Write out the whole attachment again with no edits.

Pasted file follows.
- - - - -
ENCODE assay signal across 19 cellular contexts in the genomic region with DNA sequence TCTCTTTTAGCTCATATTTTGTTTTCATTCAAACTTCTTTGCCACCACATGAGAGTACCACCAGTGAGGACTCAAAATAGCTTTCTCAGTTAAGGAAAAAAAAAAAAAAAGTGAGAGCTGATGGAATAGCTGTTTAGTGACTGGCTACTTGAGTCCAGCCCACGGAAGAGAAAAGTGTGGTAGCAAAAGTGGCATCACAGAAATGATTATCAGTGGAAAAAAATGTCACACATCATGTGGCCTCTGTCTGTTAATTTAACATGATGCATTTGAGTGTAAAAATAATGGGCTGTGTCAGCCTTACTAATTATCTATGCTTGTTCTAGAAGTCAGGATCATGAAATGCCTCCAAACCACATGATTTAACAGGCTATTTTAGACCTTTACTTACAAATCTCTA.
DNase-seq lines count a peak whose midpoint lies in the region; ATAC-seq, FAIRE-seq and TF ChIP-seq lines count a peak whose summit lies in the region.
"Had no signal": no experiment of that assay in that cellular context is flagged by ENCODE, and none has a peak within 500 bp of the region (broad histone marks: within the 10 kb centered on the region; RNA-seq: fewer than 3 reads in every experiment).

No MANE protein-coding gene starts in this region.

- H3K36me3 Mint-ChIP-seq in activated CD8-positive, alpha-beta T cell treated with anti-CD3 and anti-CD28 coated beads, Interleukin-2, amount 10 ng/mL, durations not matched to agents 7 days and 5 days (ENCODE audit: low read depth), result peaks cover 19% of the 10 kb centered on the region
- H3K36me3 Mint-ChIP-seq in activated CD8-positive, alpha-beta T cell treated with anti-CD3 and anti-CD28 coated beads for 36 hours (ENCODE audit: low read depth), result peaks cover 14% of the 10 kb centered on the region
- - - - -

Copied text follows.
ENCODE assay signal across 19 cellular contexts in the genomic region with DNA sequence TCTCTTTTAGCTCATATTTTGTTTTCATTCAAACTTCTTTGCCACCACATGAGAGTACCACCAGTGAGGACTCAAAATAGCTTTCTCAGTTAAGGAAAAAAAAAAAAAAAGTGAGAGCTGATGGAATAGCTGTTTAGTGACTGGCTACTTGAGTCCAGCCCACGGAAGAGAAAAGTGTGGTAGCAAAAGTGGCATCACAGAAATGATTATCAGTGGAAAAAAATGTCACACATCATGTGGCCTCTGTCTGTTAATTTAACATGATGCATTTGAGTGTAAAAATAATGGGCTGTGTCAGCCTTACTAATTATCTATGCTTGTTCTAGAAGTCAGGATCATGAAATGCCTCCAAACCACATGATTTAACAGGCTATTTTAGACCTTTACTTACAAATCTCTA.
DNase-seq lines count a peak whose midpoint lies in the region; ATAC-seq, FAIRE-seq and TF ChIP-seq lines count a peak whose summit lies in the region.
"Had no signal": no experiment of that assay in that cellular context is flagged by ENCODE, and none has a peak within 500 bp of the region (broad histone marks: within the 10 kb centered on the region; RNA-seq: fewer than 3 reads in every experiment).

No MANE protein-coding gene starts in this region.

- H3K36me3 Mint-ChIP-seq in activated CD8-positive, alpha-beta T cell treated with anti-CD3 and anti-CD28 coated beads, Interleukin-2, amount 10 ng/mL, durations not matched to agents 7 days and 5 days (ENCODE audit: low read depth), result peaks cover 19% of the 10 kb centered on the region
- H3K36me3 Mint-ChIP-seq in activated CD8-positive, alpha-beta T cell treated with anti-CD3 and anti-CD28 coated beads for 36 hours (ENCODE audit: low read depth), result peaks cover 14% of the 10 kb centered on the region